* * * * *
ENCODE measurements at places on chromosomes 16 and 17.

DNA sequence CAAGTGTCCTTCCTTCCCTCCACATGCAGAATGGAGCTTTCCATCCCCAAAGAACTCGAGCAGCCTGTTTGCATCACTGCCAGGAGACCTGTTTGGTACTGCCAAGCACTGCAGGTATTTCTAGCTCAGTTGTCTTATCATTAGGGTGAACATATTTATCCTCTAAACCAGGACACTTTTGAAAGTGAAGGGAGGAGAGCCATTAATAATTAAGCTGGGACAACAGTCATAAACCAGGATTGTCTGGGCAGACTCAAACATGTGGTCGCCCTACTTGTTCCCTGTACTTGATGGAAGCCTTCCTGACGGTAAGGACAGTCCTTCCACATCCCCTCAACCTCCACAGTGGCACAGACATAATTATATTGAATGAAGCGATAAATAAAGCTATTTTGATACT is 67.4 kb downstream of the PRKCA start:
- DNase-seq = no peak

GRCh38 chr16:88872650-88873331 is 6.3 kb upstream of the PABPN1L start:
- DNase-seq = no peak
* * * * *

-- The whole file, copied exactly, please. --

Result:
ENCODE measurements at places on chromosomes 16 and 17.

DNA sequence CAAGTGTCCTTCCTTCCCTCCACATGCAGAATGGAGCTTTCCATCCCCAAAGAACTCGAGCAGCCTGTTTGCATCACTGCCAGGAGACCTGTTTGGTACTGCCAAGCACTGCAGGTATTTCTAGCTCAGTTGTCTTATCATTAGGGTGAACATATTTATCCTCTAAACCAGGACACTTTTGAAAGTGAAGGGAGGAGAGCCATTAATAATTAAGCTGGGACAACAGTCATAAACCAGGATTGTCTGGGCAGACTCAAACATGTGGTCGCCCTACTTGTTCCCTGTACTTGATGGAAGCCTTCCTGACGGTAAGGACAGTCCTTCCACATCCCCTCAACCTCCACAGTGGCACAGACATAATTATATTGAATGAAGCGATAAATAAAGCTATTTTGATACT is 67.4 kb downstream of the PRKCA start:
- DNase-seq = no peak

GRCh38 chr16:88872650-88873331 is 6.3 kb upstream of the PABPN1L start:
- DNase-seq = no peak